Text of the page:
- Thoughts for inspired living

October 26, 2007


Filed under: John Morgan's Blog — John Morgan @ 8:37 am

Denial is a planetary pariah. It eats away at the core of humanity. “My bad” has deserted our vocabulary. Admission has been equated with submission in the human psyche. When you admit, you do not surrender your power to another. By owning up, you are proving that you are a person plugged in to thee power source – the one that enables you to acknowledge and atone and move forward to make the slate as clean as possible. Denial will always keep you looking over your shoulder concocting stories to support your lies. In short, there is no peace.

Denial always stands in the way of a brighter day. With it, days are artificially lighted and nights are dark.

The natural athlete who refused to practice and can’t turn it on at will anymore feels like the focal point of a conspiracy. That’s when s/he concocts a story about their deficiencies and how it’s someone else’s fault. The story works with some for a while and then reality sets in. The spin doesn’t work anymore – even s/he recognizes that. Yet the denial continues. Everyone eventually catches on except them. They plow on and become a spectacle – a poor imitation of their former self.

If they admit that they can’t do what they used to, and add some walk to the talk about getting themselves in better shape, that’s when they’re able to be the best they can be. In order to make a successful comeback, they do have to mend fences and they do have to admit to the fabrications they tried propping themselves up with.

It’s really a shame there can’t always be a bad guy to blame it on. Yet, there’s always seems to be a bad guy paraded around. The saddest news is even if you position a bad guy as a scapegoat, you can’t chase away the dreadful thoughts you have when you’re alone. “The emperor has no clothes” is the freeing answer.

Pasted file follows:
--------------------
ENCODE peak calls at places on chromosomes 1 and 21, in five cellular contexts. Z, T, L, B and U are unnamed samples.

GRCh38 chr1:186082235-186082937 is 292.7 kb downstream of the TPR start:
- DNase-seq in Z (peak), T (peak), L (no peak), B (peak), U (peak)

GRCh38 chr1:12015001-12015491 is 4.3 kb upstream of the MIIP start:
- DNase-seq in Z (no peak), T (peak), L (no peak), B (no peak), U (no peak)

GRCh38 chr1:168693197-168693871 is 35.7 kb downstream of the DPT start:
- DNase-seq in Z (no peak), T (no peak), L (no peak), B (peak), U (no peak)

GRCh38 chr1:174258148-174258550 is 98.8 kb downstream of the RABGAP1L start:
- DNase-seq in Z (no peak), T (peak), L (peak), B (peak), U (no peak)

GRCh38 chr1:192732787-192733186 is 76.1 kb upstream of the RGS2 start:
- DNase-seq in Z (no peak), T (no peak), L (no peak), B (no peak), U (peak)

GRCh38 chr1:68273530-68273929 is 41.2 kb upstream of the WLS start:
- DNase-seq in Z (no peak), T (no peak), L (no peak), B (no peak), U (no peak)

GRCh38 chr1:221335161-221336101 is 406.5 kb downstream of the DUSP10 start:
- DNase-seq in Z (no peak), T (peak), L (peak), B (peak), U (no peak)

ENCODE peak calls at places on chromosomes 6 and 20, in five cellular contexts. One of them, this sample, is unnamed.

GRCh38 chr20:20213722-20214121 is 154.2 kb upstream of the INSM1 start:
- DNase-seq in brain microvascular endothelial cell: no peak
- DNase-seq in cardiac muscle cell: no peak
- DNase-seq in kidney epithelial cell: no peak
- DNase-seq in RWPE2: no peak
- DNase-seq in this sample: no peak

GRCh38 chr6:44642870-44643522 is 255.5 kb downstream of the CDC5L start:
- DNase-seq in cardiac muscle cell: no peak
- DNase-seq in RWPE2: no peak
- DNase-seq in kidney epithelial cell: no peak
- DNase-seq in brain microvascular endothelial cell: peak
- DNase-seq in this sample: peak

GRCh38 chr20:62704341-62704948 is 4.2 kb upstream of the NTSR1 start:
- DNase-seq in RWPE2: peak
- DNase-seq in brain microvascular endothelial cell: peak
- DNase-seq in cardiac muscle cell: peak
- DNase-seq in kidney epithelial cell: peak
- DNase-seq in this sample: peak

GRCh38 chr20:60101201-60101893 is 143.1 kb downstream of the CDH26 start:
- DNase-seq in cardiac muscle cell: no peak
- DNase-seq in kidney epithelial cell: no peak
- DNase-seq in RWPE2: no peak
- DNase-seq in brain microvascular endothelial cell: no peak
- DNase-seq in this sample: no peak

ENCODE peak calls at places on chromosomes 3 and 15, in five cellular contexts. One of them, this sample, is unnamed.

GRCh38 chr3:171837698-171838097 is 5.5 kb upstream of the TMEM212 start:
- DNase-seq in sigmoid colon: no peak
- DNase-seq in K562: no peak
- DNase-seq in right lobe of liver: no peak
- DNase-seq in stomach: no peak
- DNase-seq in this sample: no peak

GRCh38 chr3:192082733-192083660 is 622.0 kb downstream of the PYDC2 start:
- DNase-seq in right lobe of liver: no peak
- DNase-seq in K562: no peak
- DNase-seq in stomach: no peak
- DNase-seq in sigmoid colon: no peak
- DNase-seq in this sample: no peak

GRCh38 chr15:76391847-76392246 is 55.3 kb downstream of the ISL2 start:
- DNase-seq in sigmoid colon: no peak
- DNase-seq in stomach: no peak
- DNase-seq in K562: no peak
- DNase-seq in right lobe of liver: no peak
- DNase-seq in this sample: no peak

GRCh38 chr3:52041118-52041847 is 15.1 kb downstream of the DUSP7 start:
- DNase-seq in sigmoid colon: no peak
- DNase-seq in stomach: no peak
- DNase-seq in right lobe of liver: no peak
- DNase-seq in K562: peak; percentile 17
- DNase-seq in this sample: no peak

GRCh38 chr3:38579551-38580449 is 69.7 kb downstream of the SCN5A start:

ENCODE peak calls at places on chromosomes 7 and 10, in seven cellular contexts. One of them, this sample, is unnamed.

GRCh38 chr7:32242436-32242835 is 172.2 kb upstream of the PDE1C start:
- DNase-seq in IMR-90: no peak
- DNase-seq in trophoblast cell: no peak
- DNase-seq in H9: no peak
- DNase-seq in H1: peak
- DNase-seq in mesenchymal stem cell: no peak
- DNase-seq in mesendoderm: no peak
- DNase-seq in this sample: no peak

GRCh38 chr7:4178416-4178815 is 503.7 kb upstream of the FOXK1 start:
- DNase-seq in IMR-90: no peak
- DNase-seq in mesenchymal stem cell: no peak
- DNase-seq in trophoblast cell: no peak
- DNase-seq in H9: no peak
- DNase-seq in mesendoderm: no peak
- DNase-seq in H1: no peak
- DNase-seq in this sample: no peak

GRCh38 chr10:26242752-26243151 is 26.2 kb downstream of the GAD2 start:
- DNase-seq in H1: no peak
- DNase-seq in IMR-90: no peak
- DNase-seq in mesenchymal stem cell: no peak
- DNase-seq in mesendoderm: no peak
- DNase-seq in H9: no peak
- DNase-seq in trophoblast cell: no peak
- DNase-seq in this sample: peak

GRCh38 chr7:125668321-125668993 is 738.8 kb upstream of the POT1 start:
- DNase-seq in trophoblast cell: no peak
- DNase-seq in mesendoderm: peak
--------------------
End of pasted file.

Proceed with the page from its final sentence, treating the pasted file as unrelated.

It doesn’t smooth out the road; it just lets you know there is a road to travel on. The destination is worth the effort. You can deny the road is there and say that everything is “fine.” Everyone knows that’s a lie. As the great attorney, Gerry Spence says, “everyone has their own BS detector.” Always remember this: when you deny, you lie.

Denial is the thread that ties your story together. It becomes dissolving sutures when it’s exposed to the light. Stay in the dark and continue to tell yourself that everything will be okay and tomorrow will be just like today.

To unglue yourself from denial, your story needs to fall apart. That also means your ego has to fall apart. Here’s a suggestion: Fall apart around people who will support you as you put your life back together, rather than being with those who continue to support your illusion. When the illusion falls apart, they will disappear.

Reality is always here.

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